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Health Benefits Of Fat Soluble Vitamins ADEK

health benefit of adek vitamins

By Dr. Theresa Adebola John

Vitamin C or ascorbic acid is important in the synthesis of collagen, the main structural protein around cells in connective tissues and in the skin. Collagen keeps our skin firm and resilient and protects it from wrinkling. Vitamin C function also keeps the blood vessels strong and holds the teeth in their sockets. Vitamin C is essential for healthy bones and teeth, gums, and blood vessels. It plays a significant role in tissue repair, synthesis of some nerve transmitter molecules (neurotransmitters) and brain function, and supports immune function. Vitamin C helps the body to absorb iron. Vitamin C deficiency leads to scurvy which is characterized by weak blood capillaries, poor wound healing, bone deformity in children, bleeding and inflamed gums, loose teeth and anaemia. Vitamin C is also an antioxidant that neutralizes harmful reactive molecules thereby it helps to prevent cell damage caused by reactive molecules and reduces risk of diseases such as heart disease and some cancers, including those of the mouth, oesophagus, stomach, and breast.

We have discussed vitamin A which is one of the fat soluble vitamins A, D, E and K.

Vitamin D is chemically a steroid structure and acts like a hormone. If we are regularly and sufficiently exposed to sunlight, our skin can synthesize vitamin D under the influence of sunlight. If we do not get enough sunlight we would need dietary supplement of vitamin D. Under sunlight the skin produces cholecalciferol which is then converted by the liver to calcidiol and then by the kidneys to calcitriol, which is the active form of vitamin D in the body. Vitamin D promotes intestinal absorption and metabolism (body usage) of the minerals calcium and phosphorus. It is important for maintenance of normal blood levels of calcium and phosphorus which are utilized to form teeth and bones and give bones strength. Deficiency leads to osteomalacia (softening of bones) in adults and rickets in children seen as bone deformities such as bow legs. Supplements can reduce the risk of non-spinal fractures and skeletal deformities.

Vitamin E is an antioxidant. Antioxidants neutralize reactive molecules that can damage cells. Vitamin E protects the heart, eyes, nerves, and helps in skin healing and prevents scarring. It may prevent degenerative conditions such as Alzheimer’s disease and may protect against prostate cancer. Premature or low weight babies who do not absorb fat well may become deficient in vitamin E. Vitamin E deficiency can cause peripheral neuropathy, muscle problems, ataxia, eye disease such as retinopathy, red blood cell destruction and anaemia, and impairment of immune responses.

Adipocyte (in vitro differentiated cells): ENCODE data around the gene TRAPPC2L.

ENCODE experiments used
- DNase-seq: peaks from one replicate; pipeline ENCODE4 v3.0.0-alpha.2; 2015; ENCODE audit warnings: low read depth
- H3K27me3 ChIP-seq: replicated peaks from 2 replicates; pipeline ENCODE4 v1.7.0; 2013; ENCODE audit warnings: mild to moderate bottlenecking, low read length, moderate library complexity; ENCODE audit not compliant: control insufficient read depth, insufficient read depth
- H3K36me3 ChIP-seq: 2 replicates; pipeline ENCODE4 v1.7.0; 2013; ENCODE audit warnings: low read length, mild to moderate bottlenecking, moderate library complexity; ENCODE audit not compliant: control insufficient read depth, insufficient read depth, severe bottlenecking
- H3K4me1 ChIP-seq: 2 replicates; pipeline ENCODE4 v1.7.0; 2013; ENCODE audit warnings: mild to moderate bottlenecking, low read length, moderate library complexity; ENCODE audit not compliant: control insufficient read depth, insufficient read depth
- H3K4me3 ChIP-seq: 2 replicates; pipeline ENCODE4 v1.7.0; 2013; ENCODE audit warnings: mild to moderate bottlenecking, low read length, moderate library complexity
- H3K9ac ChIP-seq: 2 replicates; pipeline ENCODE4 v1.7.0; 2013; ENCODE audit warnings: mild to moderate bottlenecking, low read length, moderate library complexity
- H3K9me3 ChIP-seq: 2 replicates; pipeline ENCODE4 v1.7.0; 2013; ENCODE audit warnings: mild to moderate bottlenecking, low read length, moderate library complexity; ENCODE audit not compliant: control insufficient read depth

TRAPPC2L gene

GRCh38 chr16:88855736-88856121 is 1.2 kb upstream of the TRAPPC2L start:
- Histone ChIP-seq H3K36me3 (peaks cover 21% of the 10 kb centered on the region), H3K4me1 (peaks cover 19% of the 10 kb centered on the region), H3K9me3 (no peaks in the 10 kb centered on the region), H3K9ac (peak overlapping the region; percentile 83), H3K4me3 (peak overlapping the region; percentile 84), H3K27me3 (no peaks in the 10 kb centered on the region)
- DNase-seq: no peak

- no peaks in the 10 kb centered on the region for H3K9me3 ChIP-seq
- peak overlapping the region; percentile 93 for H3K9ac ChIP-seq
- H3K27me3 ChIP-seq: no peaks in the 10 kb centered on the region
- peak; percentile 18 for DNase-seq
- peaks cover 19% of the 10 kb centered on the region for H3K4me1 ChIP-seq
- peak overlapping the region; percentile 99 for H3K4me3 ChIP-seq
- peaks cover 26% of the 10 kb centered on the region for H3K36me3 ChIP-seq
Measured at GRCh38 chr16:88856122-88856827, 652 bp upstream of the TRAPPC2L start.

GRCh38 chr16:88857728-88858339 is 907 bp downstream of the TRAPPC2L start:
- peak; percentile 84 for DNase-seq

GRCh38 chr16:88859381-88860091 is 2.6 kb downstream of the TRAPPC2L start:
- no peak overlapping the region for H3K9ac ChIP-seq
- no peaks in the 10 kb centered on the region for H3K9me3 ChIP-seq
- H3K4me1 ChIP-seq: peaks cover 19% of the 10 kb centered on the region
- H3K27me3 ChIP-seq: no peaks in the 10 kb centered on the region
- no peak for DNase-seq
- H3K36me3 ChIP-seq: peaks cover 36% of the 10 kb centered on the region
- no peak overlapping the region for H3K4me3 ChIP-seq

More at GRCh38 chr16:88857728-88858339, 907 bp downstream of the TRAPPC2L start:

Vitamin K is an essential player in the formation of blood clotting factors. It activates proteins and calcium essential to blood clotting. Vitamin K is also important for controlling binding of calcium in bones and other tissues. It reduces risk of hip fractures. Deficiency of vitamin K results in abnormal bleeding such as nosebleeds and internal hemorrhage.

In summary, vitamins are very important for good looks, good health, and ability to function well in life. In order to obtain all the vitamins we have discussed, we need to eat a variety of foods regularly and some fresh fruits and vegetables should be included.

As with many aspects of life in Africa, we don’t lack natural resources but we are often poor in standard of living. For lack of knowledge, people hunger and thirst, people are malnourished, people suffer, and people perish. With the abundant sun and abundant rain, there should be such a variety of foods from fruits and vegetables to carbohydrates and oils that malnutrition should not be a problem in Africa. Vitamin deficiency should not be an issue even amongst the lower income people. We do need to apply more science to industry and to profitably utilize natural products for better life and living in Africa. Africa’s paradox of not lacking but being poor can be solved through scientific knowledge from a culture of research and development.

About the author: Dr. Theresa Adebola John is a lecturer at Lagos State University College of Medicine (LASUCOM) and an affiliated researcher at the College of Medicine, University of Tennessee, Memphis. For any comments or questions on this column, please email or call 0816094463

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